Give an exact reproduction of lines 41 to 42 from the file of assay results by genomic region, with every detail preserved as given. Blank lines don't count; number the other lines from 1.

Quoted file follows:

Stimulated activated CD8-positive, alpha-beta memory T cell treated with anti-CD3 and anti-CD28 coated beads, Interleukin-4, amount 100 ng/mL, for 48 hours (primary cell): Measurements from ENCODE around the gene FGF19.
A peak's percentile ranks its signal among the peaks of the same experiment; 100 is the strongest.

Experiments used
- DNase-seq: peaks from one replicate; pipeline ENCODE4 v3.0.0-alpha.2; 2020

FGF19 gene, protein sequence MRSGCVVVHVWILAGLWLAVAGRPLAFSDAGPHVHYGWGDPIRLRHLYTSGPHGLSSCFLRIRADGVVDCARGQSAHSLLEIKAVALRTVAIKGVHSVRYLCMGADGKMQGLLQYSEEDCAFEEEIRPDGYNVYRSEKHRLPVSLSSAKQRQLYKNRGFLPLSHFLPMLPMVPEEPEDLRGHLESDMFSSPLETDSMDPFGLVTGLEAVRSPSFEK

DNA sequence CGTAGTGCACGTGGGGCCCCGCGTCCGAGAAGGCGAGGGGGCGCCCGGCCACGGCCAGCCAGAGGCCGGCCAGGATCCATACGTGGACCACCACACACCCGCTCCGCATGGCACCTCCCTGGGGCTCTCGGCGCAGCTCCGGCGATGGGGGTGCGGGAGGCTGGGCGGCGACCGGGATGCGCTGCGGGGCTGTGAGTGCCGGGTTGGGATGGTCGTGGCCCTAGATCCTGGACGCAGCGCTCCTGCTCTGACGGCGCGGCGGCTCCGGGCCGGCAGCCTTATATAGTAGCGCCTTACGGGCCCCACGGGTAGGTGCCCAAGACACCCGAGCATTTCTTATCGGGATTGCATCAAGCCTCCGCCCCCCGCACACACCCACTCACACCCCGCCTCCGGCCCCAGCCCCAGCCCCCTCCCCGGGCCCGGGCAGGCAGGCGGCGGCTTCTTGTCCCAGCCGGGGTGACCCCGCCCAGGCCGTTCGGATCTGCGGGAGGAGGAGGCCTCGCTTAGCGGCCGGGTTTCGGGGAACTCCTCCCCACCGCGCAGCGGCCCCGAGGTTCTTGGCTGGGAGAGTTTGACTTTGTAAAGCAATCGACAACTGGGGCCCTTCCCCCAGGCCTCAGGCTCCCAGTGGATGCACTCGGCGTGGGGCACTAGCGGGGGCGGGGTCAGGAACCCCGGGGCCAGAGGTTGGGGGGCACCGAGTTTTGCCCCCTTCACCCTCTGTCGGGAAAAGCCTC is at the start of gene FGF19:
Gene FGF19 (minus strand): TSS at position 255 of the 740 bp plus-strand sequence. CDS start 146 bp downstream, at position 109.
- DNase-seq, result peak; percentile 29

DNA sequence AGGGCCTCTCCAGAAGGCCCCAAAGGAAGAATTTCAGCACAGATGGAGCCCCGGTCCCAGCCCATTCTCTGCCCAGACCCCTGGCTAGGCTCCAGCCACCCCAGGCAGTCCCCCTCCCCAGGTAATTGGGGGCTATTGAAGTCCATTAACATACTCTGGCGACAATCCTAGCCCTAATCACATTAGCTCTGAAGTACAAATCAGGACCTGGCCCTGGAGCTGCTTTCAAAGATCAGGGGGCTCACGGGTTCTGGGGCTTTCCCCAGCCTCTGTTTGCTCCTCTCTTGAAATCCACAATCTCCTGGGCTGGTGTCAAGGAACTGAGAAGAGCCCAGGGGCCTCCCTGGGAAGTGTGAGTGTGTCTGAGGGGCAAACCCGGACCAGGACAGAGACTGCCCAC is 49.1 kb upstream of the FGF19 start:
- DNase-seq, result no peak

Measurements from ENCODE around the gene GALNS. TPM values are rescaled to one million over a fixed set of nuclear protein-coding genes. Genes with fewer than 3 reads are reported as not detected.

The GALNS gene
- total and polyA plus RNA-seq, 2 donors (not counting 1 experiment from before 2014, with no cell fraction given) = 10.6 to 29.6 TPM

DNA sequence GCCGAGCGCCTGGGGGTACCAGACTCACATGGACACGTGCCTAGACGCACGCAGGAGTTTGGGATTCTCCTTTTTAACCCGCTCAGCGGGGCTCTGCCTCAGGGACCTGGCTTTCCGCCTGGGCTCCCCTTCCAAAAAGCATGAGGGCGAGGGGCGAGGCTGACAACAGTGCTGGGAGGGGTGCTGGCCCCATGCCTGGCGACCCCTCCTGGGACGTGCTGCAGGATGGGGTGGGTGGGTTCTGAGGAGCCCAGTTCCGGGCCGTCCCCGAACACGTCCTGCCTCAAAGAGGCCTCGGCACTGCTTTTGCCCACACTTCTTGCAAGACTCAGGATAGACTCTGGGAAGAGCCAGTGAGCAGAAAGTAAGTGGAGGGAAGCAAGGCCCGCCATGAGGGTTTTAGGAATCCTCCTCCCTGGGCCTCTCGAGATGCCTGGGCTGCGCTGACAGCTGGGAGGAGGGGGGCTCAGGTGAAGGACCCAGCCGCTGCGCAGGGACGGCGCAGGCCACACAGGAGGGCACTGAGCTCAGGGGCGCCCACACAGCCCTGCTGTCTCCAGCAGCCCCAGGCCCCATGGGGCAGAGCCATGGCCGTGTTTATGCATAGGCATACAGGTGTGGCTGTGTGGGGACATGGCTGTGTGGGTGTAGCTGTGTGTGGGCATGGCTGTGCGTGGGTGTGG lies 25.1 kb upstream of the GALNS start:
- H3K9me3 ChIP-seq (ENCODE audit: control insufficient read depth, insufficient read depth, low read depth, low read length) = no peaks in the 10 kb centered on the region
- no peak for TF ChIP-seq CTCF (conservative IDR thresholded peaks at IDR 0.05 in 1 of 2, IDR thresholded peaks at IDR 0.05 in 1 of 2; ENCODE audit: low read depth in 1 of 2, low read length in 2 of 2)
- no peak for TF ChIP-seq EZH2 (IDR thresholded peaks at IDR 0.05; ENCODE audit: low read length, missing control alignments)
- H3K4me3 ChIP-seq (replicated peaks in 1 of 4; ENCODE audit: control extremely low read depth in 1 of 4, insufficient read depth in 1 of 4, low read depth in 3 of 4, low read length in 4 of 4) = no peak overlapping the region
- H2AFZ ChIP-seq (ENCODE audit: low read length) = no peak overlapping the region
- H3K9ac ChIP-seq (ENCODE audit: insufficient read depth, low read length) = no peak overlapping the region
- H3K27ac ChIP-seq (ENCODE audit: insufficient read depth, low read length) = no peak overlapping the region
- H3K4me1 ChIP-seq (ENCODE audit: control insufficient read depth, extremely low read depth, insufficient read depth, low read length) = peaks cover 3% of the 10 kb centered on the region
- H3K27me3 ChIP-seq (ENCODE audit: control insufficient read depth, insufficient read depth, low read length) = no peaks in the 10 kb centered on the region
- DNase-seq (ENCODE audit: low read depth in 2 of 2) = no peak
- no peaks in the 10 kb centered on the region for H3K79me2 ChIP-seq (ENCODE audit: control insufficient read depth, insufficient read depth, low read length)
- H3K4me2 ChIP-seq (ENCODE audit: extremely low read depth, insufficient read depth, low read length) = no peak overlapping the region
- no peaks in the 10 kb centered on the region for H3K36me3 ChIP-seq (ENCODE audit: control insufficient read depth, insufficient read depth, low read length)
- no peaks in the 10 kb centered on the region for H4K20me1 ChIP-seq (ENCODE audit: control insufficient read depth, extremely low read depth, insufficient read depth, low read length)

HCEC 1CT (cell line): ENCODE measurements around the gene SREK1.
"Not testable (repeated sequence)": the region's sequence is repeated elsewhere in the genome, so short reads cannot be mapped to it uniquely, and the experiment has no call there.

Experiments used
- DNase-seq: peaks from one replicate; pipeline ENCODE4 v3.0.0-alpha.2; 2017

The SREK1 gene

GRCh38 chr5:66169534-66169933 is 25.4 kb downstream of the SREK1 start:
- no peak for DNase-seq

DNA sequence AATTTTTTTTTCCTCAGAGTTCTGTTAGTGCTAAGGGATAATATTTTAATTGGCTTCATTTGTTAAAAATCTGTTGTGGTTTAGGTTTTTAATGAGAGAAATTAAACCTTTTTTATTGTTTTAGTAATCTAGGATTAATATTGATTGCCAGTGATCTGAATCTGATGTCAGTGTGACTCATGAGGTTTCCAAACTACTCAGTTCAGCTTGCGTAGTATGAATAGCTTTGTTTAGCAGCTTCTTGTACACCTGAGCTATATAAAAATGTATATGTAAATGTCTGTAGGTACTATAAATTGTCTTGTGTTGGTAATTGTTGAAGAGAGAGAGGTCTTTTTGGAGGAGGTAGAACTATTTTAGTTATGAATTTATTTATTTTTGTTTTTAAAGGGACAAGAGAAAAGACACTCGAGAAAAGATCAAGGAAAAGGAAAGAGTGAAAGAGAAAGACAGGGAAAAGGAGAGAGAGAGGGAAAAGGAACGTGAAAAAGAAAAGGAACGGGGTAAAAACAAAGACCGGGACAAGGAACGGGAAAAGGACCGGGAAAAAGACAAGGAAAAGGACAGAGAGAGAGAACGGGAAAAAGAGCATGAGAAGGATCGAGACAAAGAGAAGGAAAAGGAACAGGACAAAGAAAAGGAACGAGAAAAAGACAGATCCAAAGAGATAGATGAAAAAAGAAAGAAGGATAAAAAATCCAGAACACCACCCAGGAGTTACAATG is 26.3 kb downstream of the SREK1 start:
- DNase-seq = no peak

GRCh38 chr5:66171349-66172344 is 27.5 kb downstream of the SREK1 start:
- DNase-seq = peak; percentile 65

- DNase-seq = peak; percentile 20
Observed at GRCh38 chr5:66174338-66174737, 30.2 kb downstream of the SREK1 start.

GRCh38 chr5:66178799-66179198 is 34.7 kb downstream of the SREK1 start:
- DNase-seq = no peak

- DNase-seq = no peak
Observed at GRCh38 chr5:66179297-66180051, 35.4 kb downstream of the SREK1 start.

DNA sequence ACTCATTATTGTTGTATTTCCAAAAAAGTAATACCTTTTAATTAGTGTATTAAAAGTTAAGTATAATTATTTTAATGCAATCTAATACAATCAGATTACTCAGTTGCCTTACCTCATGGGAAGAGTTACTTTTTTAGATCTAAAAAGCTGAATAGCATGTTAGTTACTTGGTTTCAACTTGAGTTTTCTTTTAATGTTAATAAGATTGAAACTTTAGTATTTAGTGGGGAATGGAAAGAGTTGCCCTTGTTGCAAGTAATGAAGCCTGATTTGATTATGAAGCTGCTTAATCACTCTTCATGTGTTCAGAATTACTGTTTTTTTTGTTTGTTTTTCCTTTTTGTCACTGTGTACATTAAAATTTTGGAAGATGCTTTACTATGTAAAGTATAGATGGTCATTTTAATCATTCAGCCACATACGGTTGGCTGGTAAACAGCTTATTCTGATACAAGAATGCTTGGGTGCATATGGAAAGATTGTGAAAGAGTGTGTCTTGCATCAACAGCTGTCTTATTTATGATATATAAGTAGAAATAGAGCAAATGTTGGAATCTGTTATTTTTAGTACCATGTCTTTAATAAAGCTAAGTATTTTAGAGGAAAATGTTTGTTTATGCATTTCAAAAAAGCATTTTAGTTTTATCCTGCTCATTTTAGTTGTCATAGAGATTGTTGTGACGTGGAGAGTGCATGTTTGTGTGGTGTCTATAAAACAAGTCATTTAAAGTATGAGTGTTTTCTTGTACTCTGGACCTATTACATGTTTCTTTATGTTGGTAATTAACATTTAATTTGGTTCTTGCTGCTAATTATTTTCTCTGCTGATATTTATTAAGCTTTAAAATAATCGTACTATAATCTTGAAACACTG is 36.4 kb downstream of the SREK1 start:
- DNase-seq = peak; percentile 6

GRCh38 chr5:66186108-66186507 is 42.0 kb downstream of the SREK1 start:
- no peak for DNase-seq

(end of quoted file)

Observed at GRCh38 chr5:66174338-66174737, 30.2 kb downstream of the SREK1 start.

GRCh38 chr5:66178799-66179198 is 34.7 kb downstream of the SREK1 start: